Ellen Beckjord, PhD, MPH, is an Assistant Professor of Psychiatry and Clinical and Translational Science at the University of Pittsburgh. She received her doctoral training in clinical psychology at the University of Vermont, where she worked with more than 100 cancer survivors and their families delivering evidence-based behavioral medicine interventions from time of diagnosis through end-of-life care. After completing an internship at the Vanderbilt-VA internship consortium, Dr. Beckjord entered the National Cancer Institute (NCI) Cancer Prevention Fellowship Program and spent her first year obtaining a master’s degree in public health with concentrations in epidemiology and biostatics. She conducted her research at NCI in the Health Communication and Informatics Research Branch within the Division of Cancer Control and Population Sciences. Her post-doctoral research used national data from the Health Information National Trends Survey to examine the public’s use of health informatics, including e-mail communication with health care providers and use of the Internet for information management among cancer survivors.
Dr. Beckjord is currently in her third year of the Multidisciplinary Clinical Research Scholars Program (CRSP) and devotes 15% of her time to clinical practice working with post-treatment cancer survivors and patients with advanced-stage cancer. Her current work is focused on behavioral informatics in cancer prevention and control; specifically, the use of mobile technology to promote health, wellness, and health behavior change-especially among individuals at increased risk for cancer and cancer survivors. In 2014, her work was recognized when she was one of two CRSP Scholars who won the Pitt Innovation Challenge (PInCH), sponsored by the University of Pittsburgh Clinical and Translational Science Institute (CTSI). The $100,000 award supports her collaboration with industry partner Vignet Corporation and data scientist Ervin Sedjic in the School of Engineering on her KL2 project. The PInCh award has allowed Dr. Beckjord to expand her KL2 work on a just-in-time adaptive intervention for smoking cessation. The mobile application focuses on machine-learning methods to develop algorithms for real-time prediction of urges to smoke for people trying to quit. She intends to use the data collected by the app to ultimately deliver intervention pre-emptively without users having to ask for help.
Dr. Beckjord praises CRSP for elevating her research and fostering the necessary relationships with her collaborators, which made the PInCh award possible. Her collaboration with Vignet Corporation also opened the door for her to team with them on a Small Business Innovation Research Contract from NCI, which was subsequently funded. CRSP also provides her with protected time and funding, which has given her the opportunity to receive additional training in human-centered design at the LUMA Institute and training in technology commercialization in entrepreneurship via Pitt’s Benchtop to Bedside course. CRSP has also provided Dr. Beckjord with a valuable professional network. Through contacts in the program, she discovered and participated in the Early-Career Women in Science and Medicine workshop in summer 2014. Dr. Beckjord says this workshop provided an exciting and invigorating opportunity to convene with and learn from other women who are working to make a difference in the lives of patients and pursuing sustainable and viable careers in medicine. Dr. Beckjord credits CRSP’s infrastructure with providing a solid foundation with a community of researchers where collaborations and new ideas are formed. More senior CRSP scholars who serve as role models have also been beneficial in helping her to navigate her career. In expressing her appreciation of CRSP leadership and staff, and the CTSI for being instrumental in her career and helping her to overcome challenges to move her research forward, Dr. Beckjord stated that, “These programs make it easier to work hard!”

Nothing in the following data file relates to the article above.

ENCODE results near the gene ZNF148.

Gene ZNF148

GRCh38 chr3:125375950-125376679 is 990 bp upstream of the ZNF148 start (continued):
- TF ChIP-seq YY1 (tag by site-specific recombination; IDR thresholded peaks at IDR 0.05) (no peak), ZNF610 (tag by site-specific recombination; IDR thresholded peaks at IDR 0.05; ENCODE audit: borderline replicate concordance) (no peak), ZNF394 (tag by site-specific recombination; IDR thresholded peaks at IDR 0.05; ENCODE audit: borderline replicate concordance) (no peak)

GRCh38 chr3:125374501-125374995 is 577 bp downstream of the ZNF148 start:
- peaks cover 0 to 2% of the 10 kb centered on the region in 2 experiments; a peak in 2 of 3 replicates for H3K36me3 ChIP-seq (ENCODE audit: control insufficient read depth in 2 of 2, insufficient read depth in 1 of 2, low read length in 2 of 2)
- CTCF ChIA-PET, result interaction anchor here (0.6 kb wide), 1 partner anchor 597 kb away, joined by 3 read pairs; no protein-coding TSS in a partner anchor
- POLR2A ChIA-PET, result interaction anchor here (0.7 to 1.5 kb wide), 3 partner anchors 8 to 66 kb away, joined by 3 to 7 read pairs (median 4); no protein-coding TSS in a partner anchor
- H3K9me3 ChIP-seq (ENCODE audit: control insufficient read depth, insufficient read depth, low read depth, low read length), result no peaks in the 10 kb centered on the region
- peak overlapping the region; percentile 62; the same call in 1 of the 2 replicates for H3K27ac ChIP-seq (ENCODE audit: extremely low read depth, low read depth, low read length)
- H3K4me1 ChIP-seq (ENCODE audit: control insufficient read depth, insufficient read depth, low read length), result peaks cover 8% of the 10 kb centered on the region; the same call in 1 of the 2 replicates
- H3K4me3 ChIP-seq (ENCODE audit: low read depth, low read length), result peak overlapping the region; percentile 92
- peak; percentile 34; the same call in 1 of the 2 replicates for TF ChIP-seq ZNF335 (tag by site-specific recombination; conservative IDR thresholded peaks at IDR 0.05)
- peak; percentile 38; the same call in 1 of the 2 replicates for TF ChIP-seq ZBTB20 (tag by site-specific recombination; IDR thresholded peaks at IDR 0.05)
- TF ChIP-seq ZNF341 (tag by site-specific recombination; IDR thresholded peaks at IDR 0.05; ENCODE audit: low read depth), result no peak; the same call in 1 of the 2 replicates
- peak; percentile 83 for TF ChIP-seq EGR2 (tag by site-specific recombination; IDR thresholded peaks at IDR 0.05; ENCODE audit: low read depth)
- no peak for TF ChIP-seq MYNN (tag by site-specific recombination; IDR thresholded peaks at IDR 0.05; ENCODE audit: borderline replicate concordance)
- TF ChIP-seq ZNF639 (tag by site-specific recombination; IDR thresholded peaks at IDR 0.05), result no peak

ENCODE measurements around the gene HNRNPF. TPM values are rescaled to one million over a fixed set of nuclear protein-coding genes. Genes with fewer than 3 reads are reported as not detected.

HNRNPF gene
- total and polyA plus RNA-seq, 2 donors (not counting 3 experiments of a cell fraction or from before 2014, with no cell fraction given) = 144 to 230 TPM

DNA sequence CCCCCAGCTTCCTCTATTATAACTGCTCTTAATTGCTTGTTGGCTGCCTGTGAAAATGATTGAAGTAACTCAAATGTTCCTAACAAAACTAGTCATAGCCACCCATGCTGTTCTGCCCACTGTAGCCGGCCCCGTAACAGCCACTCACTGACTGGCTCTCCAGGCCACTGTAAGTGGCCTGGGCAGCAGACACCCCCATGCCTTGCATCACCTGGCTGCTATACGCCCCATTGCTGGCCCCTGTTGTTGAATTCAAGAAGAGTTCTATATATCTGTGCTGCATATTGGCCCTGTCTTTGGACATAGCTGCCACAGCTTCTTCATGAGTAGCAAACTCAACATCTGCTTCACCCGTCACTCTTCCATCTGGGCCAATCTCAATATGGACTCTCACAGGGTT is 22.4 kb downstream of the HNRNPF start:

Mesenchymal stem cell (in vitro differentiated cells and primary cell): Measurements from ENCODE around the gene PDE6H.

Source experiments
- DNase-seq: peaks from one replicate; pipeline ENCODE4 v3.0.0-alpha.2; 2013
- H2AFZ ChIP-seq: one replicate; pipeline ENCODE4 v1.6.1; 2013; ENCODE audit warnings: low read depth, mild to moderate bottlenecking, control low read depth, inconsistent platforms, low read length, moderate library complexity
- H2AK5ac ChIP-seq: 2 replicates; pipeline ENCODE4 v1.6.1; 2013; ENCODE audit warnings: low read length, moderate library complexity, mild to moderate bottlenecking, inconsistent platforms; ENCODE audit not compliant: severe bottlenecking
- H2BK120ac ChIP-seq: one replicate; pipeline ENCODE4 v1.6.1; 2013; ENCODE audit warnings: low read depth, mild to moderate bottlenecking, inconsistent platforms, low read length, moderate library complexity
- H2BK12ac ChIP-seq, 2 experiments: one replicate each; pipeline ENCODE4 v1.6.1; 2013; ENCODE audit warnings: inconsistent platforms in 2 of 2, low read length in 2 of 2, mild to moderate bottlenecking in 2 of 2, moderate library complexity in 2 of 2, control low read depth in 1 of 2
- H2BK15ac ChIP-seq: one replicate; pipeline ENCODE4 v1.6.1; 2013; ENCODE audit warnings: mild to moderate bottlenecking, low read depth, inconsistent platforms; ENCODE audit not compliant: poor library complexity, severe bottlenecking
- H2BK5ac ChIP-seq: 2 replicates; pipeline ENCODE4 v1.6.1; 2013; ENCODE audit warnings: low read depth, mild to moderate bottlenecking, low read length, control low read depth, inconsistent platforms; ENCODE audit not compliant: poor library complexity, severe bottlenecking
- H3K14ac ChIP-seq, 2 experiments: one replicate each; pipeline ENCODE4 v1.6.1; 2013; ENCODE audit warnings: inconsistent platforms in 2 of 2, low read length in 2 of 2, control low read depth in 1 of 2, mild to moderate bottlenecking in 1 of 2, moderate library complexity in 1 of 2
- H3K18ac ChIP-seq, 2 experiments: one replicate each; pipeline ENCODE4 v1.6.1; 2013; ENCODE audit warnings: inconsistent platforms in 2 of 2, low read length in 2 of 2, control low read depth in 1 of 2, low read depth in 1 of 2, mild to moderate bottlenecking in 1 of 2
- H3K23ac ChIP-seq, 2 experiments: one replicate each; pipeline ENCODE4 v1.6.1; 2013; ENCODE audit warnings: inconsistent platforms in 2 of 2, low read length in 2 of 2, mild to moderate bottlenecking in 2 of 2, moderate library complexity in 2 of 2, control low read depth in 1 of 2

In addition, Dr. Beckjord is thankful for the valuable mentors she has been fortunate to have throughout her career, and she has professionally committed her time to also being an effective mentor. Dr. Beckjord currently mentors two seniors, one from Duquesne University and one from Carlow University, as well as her research assistant, who is preparing for medical school. She also mentors a psychiatric resident and plans to become more involved with mentoring medical residents in the future. To better develop her mentoring skills, she recently enrolled in the ICRE’s Training Early Academic Mentors program to take advantage of its training.
Dr. Beckjord is currently working with NCI on a book entitled Oncology Informatics, expected to be published by Elsevier in spring 2015. She is one of three editors and also authors a chapter within the book. She has also been a member of the Society of Behavioral Medicine for multiple years. The society awarded her with the Tracey Orleans Distinguished Service Award in 2014 after she served as the inaugural web editor for three years. She is now Chair of their Digital Health Council, which focuses on helping the society think strategically on effectively advancing the role of behavioral science in digital health. Dr. Beckjord remains is also a consultant for the LIVESTRONG Foundation, where she contributes to their developing models of patient-centered cancer care.
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